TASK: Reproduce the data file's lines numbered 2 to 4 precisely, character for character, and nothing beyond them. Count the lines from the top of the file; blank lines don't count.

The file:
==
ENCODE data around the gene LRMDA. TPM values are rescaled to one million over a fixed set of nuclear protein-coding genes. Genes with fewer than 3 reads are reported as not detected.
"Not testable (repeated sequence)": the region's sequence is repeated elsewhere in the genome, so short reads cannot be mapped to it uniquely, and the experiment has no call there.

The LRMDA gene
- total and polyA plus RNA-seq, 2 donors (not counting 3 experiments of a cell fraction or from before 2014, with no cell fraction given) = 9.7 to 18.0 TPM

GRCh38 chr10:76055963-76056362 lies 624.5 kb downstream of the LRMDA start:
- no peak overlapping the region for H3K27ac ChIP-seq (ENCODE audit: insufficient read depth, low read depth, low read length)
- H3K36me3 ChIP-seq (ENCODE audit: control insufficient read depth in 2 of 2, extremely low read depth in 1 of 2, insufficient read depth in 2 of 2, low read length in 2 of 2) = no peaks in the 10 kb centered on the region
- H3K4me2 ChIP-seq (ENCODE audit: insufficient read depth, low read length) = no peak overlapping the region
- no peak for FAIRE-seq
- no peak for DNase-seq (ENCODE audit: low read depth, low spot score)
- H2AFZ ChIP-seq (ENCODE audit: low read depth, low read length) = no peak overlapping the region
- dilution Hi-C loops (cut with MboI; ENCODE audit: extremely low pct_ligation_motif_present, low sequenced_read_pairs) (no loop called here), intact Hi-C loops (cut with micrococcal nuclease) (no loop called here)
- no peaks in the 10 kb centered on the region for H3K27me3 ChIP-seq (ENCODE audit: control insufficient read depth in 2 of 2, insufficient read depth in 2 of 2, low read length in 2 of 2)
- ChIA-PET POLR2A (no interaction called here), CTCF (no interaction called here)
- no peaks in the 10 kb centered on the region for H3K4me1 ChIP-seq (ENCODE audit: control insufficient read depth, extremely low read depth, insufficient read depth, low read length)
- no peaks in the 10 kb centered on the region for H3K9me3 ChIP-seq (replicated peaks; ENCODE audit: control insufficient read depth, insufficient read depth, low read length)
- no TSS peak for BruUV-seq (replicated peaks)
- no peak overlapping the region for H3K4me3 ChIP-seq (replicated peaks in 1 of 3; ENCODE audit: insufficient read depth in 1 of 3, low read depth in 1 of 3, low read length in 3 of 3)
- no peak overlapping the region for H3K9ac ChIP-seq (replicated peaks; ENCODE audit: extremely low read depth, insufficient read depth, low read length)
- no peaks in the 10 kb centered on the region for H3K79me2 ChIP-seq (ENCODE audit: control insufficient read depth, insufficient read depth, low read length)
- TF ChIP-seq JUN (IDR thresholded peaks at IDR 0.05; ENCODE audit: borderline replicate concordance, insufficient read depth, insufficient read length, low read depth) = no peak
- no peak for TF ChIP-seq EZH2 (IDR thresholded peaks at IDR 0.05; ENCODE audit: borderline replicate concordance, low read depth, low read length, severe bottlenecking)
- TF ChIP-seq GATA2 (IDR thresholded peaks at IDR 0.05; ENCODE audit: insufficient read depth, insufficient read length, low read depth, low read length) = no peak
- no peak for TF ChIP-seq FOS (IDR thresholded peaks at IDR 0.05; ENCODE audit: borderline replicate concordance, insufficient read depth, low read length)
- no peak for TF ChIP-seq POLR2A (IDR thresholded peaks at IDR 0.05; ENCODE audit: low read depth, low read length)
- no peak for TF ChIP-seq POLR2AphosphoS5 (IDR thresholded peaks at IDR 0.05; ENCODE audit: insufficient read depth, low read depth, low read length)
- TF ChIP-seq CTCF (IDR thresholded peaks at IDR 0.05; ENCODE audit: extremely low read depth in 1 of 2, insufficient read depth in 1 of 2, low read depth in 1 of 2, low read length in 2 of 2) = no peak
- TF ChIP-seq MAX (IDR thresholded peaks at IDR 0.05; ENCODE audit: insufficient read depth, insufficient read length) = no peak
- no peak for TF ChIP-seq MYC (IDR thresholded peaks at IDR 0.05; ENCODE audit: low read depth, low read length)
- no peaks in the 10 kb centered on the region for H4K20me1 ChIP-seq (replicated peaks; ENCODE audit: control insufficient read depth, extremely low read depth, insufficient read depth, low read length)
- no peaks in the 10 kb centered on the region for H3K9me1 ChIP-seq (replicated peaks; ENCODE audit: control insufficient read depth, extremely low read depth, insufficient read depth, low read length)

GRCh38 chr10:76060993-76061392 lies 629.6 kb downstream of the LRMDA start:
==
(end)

"Not testable (repeated sequence)": the region's sequence is repeated elsewhere in the genome, so short reads cannot be mapped to it uniquely, and the experiment has no call there.

The LRMDA gene
- total and polyA plus RNA-seq, 2 donors (not counting 3 experiments of a cell fraction or from before 2014, with no cell fraction given) = 9.7 to 18.0 TPM